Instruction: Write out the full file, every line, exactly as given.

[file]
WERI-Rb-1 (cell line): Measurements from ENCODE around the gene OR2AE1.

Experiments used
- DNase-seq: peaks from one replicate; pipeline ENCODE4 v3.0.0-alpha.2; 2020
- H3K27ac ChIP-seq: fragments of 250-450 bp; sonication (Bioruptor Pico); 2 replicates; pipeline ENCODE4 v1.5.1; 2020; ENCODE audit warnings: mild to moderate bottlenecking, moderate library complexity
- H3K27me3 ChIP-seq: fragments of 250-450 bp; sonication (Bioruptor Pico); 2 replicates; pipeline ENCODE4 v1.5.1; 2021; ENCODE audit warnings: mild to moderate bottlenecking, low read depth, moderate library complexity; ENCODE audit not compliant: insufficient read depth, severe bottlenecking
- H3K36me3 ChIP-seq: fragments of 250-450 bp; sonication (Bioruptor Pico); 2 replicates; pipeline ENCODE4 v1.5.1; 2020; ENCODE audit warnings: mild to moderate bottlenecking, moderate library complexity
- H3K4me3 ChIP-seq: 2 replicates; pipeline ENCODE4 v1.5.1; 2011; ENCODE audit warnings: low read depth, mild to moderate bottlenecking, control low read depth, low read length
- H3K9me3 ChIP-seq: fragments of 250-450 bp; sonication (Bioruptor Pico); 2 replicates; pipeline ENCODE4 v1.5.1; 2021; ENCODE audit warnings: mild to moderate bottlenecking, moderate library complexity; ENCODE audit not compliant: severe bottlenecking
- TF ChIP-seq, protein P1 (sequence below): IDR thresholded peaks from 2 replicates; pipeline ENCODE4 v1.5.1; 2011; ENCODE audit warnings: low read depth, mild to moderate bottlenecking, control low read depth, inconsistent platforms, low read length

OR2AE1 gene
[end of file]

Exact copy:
WERI-Rb-1 (cell line): Measurements from ENCODE around the gene OR2AE1.

Experiments used
- DNase-seq: peaks from one replicate; pipeline ENCODE4 v3.0.0-alpha.2; 2020
- H3K27ac ChIP-seq: fragments of 250-450 bp; sonication (Bioruptor Pico); 2 replicates; pipeline ENCODE4 v1.5.1; 2020; ENCODE audit warnings: mild to moderate bottlenecking, moderate library complexity
- H3K27me3 ChIP-seq: fragments of 250-450 bp; sonication (Bioruptor Pico); 2 replicates; pipeline ENCODE4 v1.5.1; 2021; ENCODE audit warnings: mild to moderate bottlenecking, low read depth, moderate library complexity; ENCODE audit not compliant: insufficient read depth, severe bottlenecking
- H3K36me3 ChIP-seq: fragments of 250-450 bp; sonication (Bioruptor Pico); 2 replicates; pipeline ENCODE4 v1.5.1; 2020; ENCODE audit warnings: mild to moderate bottlenecking, moderate library complexity
- H3K4me3 ChIP-seq: 2 replicates; pipeline ENCODE4 v1.5.1; 2011; ENCODE audit warnings: low read depth, mild to moderate bottlenecking, control low read depth, low read length
- H3K9me3 ChIP-seq: fragments of 250-450 bp; sonication (Bioruptor Pico); 2 replicates; pipeline ENCODE4 v1.5.1; 2021; ENCODE audit warnings: mild to moderate bottlenecking, moderate library complexity; ENCODE audit not compliant: severe bottlenecking
- TF ChIP-seq, protein P1 (sequence below): IDR thresholded peaks from 2 replicates; pipeline ENCODE4 v1.5.1; 2011; ENCODE audit warnings: low read depth, mild to moderate bottlenecking, control low read depth, inconsistent platforms, low read length

OR2AE1 gene